What if the waiting is more about preparing you to be more like Christ and ready to handle the spouse God will bring, the children he will bestow, or the success, open door, or platform he has in store? What if?
I think Scripture sheds light on that question, compelling us to declare, “But watch! There’s more!”
The training ground transforms into the turning point
At the end, I’ve included a small excerpt of verses that affirm in God’s economy, nothing is wasted. We can’t know what he is up to in the middle of our trial, our waiting, or just the messy middle. But even if the supply chain of circumstances is threadbare, there is never a shortage of life-sustaining truth and hope.
I’ve learned in the middle of times like these, I need to post truth in view. It’s not enough to hide it in my heart; it must be displayed before my eyes. So here’s a simple PDF suitable for printing and posting.
Recalling Scriptures like these don’t automatically turn winter into spring. But they can help us reframe our perspective, assuring us it will be worth it. Whatever “it” is.
So we wake up each day determined to lean into the drills and learn the lesson.
We trade our “Why me” or “Why not me” questions for “What would you have me learn from this, Lord?”
And when we fail, we begin again. We trust our commander, believing he knows why he has us here and has a purpose for what we’re doing and enduring.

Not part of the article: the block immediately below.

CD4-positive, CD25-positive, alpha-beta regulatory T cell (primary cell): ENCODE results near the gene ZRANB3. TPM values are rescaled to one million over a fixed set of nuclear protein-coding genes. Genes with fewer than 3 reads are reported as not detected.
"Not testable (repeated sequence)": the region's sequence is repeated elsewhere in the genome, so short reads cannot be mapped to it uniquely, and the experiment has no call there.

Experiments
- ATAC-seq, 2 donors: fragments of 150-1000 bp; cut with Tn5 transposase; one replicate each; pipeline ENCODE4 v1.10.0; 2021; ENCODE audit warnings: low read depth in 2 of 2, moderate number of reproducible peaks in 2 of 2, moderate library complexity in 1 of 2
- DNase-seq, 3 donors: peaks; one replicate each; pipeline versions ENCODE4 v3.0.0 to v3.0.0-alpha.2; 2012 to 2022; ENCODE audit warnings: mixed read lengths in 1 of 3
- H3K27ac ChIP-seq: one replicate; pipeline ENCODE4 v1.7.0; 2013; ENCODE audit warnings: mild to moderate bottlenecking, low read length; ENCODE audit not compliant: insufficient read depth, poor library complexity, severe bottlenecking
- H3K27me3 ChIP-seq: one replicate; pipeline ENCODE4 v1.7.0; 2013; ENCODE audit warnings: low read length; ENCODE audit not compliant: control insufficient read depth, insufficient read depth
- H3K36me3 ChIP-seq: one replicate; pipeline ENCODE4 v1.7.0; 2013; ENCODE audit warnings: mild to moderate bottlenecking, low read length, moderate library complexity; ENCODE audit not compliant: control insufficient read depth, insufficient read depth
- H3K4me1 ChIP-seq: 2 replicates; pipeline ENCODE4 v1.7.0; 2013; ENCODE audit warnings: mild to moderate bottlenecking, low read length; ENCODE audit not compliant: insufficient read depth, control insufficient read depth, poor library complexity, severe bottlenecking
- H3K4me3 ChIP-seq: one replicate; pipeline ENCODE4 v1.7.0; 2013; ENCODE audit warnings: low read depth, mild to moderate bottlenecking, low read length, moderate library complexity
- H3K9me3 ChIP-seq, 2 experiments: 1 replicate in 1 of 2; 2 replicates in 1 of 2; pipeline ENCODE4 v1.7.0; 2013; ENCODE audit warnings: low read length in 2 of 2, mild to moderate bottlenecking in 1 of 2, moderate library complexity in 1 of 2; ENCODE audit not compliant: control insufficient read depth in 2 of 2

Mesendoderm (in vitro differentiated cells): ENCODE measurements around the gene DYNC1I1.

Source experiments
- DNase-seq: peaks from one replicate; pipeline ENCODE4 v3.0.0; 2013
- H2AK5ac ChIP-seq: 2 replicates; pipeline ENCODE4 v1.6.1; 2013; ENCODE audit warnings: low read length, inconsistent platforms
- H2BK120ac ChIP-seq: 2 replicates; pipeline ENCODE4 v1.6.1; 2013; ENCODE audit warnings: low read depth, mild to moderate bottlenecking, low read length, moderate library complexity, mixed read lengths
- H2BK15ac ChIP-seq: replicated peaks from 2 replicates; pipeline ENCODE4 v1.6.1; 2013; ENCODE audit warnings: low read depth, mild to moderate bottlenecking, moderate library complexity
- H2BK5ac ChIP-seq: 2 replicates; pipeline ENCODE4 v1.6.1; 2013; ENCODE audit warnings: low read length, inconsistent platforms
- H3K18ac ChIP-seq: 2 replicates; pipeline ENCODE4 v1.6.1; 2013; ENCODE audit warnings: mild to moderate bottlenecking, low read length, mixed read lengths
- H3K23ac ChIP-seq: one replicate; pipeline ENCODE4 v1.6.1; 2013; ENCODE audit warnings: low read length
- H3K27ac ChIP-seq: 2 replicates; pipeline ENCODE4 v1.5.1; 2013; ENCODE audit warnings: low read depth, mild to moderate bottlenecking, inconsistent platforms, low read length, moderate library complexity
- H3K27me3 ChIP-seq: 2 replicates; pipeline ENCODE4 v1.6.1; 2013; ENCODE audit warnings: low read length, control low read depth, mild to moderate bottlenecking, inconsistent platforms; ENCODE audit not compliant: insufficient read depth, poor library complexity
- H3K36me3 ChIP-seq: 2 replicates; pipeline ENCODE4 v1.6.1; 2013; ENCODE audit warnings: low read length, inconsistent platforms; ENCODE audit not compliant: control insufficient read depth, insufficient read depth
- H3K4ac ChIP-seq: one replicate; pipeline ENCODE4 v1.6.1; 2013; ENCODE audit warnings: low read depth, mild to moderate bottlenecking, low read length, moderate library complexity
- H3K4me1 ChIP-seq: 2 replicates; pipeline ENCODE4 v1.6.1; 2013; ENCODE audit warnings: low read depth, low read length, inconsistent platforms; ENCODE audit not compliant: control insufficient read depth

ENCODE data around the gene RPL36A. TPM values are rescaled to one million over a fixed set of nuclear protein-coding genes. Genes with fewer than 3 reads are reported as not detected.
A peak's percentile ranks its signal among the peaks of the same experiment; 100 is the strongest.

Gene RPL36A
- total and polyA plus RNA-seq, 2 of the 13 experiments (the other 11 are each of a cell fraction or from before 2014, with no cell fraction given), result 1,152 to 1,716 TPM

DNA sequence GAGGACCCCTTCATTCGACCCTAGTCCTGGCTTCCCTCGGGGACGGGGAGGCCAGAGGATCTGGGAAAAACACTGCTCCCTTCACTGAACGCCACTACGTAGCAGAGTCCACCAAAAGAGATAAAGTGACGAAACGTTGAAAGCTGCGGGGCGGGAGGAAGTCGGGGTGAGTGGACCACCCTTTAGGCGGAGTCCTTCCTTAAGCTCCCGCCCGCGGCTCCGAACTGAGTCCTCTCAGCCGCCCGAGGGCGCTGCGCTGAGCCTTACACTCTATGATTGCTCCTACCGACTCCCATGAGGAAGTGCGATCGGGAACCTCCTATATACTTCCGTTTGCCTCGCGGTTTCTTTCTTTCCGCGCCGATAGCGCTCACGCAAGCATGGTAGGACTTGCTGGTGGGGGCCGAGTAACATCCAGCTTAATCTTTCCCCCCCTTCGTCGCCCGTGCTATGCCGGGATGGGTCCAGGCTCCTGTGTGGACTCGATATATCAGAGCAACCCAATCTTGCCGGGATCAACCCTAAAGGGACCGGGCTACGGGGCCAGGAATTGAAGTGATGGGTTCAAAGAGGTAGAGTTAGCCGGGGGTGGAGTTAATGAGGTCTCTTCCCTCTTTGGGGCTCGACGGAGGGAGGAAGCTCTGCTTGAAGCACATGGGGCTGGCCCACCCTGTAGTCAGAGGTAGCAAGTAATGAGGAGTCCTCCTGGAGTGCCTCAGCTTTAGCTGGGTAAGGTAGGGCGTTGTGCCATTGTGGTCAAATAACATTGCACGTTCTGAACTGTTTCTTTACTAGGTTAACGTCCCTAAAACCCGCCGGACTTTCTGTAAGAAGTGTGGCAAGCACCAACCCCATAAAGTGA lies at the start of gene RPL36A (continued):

And one day, we’ll march out of the valley, trained and ready. And then one day after that, we’ll look back and tell others about our own transformative “turning point.”
And let us not grow weary of doing good, for in due season we will reap, if we do not give up.
(Gal. 6:9, ESV)
For you know that when your faith is tested, your endurance has a chance to grow. So let it grow, for when your endurance is fully developed, you will be perfect and complete, needing nothing.
(Js. 1:3-4, NLT)
I have fought the good fight, I have finished the race, I have kept the faith.
(2 Tim. 4:7, ESV)
… and let us run with endurance the race that is set before us, looking unto Jesus, the author and finisher of our faith …
(Heb. 12: 1b-2a, NKJV)
… and endurance produces character, and character produces hope, and hope does not put us to shame …
(Rom. 5:4-5a, ESV)
… and having done all, to stand firm. … To that end, keep alert with all perseverance …
(Eph. 6: 13b, 18b, ESV)
Rejoice in hope, be patient in tribulation, be constant in prayer.
(Rom. 12:12, ESV)
Love never gives up, never loses faith, is always hopeful, and endures through every circumstance.
(1 Cor. 13:7, NLT)
Not that I have already obtained this or am already perfect, but I press on to make it my own, because Christ Jesus has made me his own.
(Phil. 3:12, ESV)
And then consider how The Message presents the fruits of the Spirit:
But what happens when we live God’s way? He brings gifts into our lives, much the same way that fruit appears in an orchard—things like affection for others, exuberance about life, serenity. We develop a willingness to stick with things, a sense of compassion in the heart, and a conviction that a basic holiness permeates things and people. We find ourselves involved in loyal commitments, not needing to force our way in life, able to marshal and direct our energies wisely.
(Gal. 5:22-23, MSG)
This post originally appeared on ChristiGee.com and was republished with permission.
Christi Gee is the author of Revival: 6 Steps to Reviving Your Heart and Rebuilding Your Prayer Life and the creator of It’s Reasonable — a series of guided courses designed to help parents and teachers answer kids’ common questions about the Christian faith. Find out more at ChristiGee.com